1960s

Photo:Madeira Drive

Madeira Drive

┬ęTony Mould:images copyright protected

Drag racing on Madeira Drive

By Philip Burnard

'Skeletal' racing cars

Many motor or motorcycle races have been held on Madeira Drive, over the years. One of the most exciting, perhaps, was drag racing, in the 1960s. The drag car had huge racing tyres at the back and it stretched out to two, tiny wheels at the front. The build of the car was 'skeletal'. There were no brakes on the front wheels. Breaking was achieved with the help of a parachute that shot out of the back of the car. These were in no sense cars for the road. In those days, the cars were built for drag racing and were not modified road vehicles. 

Did you ever attend races or speed trials on Madeira Drive? Share your memories by posting a comment below

Not really races

Using a huge engine and a terrifying amount of power, the driver shot off the starting line and the front of the car rose up from the road and continued in that way for quite a bit of the drive. Speeds were incredible, as was the amount of tyre left on the road. From the pier end of the drive you could see the car, with its front wheels now on the deck, finishing the measure course. The parachute was released and the car slowly came to a halt. These weren't 'races' in the traditional sense. One driver went off at a time and the aim was to get the fastest time over the measured course. I think, too, that these were more demonstrations than actual time trials. 

Serious accident

On one occasion, standing near the pier, we saw a huge plume of smoke rising at the Peter Pan's Playground end of Madeira Drive and the racing was stopped. Later, we read in the Evening Argus that there had been a major accident, and that a drag car had smashed into the railings. I believe that the crash was a fatal one for the driver. After that, I think all plans for drag racing were shelved. I know that, later, other forms of racing were held on Madeira Drive but, perhaps, none as dramatic or foolhardy as this. 

 

This page was added on 05/07/2015.
Comments about this page

The "Drag-fest" as it was called, took place in (I believe) 1964 and the dragsters being referred to here were in fact driven by a group of American drag racers invited over to demonstrate drag racing at various venues around the UK, of which the Brighton Speed Trials was just one. They were well received and returned to do it again a few years later. That was really the start of a burgeoning drag racing and custom car scene that took off properly when Santa Pod Raceway, the first proper drag strip in Europe, opened its gates in 1968. Many of the first dragsters to race there were, in fact, the very same cars that had been left behind, sold on, by their American owners who'd entertained us and gone back home. The rest, as they say, is history.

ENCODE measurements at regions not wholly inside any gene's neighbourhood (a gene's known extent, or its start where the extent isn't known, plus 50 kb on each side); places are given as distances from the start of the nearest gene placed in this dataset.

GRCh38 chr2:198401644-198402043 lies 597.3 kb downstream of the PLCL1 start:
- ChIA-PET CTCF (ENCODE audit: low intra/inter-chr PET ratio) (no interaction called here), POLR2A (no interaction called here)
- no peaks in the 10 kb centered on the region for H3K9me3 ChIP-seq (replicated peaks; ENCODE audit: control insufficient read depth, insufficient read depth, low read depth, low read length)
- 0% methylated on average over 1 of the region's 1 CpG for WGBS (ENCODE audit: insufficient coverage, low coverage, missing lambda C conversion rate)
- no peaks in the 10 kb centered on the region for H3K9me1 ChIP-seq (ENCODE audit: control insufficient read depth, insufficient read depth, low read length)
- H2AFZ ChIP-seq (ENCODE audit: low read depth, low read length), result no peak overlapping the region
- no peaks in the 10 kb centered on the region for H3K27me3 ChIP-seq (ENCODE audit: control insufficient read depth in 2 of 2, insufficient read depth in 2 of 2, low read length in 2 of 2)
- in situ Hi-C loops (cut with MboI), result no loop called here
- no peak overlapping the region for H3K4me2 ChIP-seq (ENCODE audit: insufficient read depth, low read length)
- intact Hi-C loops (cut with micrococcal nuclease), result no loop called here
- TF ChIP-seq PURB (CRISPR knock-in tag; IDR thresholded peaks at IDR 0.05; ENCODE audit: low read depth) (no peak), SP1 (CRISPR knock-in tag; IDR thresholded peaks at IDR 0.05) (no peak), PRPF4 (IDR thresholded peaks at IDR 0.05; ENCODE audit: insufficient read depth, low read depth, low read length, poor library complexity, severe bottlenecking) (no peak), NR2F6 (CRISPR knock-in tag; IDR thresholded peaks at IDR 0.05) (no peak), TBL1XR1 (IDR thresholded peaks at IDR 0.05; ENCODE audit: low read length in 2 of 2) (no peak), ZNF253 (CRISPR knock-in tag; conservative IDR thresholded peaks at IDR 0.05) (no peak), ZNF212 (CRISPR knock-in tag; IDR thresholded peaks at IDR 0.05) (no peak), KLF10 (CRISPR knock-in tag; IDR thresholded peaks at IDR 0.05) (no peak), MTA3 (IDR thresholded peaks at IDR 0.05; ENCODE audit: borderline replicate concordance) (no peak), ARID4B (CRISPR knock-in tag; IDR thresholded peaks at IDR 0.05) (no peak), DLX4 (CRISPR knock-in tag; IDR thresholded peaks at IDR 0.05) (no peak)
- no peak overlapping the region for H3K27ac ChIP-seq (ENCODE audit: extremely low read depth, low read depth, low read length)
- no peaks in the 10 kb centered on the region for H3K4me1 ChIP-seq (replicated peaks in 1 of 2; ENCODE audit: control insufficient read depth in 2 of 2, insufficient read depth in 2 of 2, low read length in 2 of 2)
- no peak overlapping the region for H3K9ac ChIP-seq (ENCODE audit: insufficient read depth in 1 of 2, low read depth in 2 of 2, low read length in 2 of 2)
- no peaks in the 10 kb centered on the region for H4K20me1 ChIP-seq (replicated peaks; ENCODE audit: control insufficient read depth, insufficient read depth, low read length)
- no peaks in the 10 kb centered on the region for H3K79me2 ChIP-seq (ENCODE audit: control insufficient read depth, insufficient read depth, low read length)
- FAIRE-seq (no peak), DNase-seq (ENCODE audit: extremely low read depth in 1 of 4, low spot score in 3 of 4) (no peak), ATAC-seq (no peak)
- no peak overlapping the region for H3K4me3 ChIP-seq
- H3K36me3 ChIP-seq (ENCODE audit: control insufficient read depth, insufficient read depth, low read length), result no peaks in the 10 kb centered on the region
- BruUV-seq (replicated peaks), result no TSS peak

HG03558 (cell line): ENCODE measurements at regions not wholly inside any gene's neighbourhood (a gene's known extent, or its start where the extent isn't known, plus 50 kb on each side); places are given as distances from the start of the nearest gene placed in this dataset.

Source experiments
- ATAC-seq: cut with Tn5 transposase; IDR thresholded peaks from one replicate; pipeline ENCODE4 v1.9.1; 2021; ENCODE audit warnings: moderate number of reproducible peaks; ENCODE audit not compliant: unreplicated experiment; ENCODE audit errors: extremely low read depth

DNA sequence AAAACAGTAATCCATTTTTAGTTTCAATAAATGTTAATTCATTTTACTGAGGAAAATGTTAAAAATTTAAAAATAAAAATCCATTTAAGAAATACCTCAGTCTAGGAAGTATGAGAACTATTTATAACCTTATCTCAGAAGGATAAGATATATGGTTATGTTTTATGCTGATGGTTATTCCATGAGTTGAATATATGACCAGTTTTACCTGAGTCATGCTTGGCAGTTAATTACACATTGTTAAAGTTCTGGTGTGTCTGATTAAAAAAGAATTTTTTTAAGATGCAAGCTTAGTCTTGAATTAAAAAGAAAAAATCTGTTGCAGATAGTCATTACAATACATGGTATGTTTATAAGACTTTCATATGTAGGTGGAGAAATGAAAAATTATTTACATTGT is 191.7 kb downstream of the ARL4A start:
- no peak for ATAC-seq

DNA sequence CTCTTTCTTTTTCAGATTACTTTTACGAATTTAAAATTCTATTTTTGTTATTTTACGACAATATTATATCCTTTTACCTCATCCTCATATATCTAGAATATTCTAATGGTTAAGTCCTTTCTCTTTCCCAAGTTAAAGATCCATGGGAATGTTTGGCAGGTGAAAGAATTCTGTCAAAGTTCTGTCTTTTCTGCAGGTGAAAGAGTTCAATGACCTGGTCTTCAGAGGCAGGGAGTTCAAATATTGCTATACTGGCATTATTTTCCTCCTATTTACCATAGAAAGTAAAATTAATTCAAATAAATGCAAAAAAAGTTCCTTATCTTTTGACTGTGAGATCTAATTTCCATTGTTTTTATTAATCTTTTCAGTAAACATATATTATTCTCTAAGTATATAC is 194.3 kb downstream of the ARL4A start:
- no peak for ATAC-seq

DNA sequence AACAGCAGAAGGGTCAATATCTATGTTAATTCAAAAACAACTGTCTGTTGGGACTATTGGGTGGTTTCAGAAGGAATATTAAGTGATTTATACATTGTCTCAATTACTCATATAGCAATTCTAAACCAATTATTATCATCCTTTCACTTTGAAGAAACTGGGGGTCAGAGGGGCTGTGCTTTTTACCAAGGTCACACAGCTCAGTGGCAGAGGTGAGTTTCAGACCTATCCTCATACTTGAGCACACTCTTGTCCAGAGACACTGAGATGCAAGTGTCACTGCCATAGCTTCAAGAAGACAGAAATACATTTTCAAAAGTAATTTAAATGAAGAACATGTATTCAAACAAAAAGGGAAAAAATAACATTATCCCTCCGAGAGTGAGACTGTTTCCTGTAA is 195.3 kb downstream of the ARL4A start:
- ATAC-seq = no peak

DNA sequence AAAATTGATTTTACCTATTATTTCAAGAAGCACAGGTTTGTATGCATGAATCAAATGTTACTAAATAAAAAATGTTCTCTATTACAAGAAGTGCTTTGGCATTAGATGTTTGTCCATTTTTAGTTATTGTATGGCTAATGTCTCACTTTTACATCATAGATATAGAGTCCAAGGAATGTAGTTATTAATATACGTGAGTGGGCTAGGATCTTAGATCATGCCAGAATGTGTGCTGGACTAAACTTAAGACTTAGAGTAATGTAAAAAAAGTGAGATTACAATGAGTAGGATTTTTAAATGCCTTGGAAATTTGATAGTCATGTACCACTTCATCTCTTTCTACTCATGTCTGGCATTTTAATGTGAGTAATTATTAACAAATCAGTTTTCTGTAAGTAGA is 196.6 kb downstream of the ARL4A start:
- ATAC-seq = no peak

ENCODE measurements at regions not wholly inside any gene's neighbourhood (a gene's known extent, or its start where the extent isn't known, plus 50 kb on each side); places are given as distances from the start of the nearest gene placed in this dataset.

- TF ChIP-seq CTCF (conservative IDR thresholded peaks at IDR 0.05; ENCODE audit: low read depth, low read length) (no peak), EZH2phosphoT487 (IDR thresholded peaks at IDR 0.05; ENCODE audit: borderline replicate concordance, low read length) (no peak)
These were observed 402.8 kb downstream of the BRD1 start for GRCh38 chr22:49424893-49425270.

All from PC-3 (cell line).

By Jester (07/07/2015)

Santa Pod Race Way became a great hit with a group of Brighton lads in the 1970s. We would travel up to the pod most Bank Holidays for the meeting. In those days  there was not the fast connecting roads so the journey took ages. My mate Barry always did the driving as he worked at the Ford garage at Preston Park. He had nice cars down the years. The pod craze started to grow and vans and on one occasion a 15 seater mini bus was hired. That meeting 42 people from Brighton made the journey.  I will always remember the mini bus going through the gate with three people inside, the others laying in the roof rack under waterproof cover just to get off the £5 entrance - crazy days. Every one enjoyed the big pro fuel  dragsters and the  funny car classes. We always  gave Bob Horam a cheer as he took the start line in his car Red E. We knew he was from Sussex. In the evening we would go down to one of the small towns to the popular  pub The Nags Head run by a guy called big Bob. The Nags had a great night club where we had our evening entertainment. When the colder weather came a small group of us would book rooms at the Nags under canvas  for the firework meeting was a no no. One of the funniest things I remember after a night down town was about a dozen lads in 73-74 with no clothes on doing the streak down the strip as Ray Stevens said don't look Ethel.  Just to add one of those guys is now a retired policeman. Crazy days, loved the pod and those days.

By Ken Mcneill (08/07/2015)

Madeira Drive features in American James Orlando's classic car thriller Jade Nomad (Brighton in the 1950s & '60s).

By Peter Mitchell (08/01/2017)

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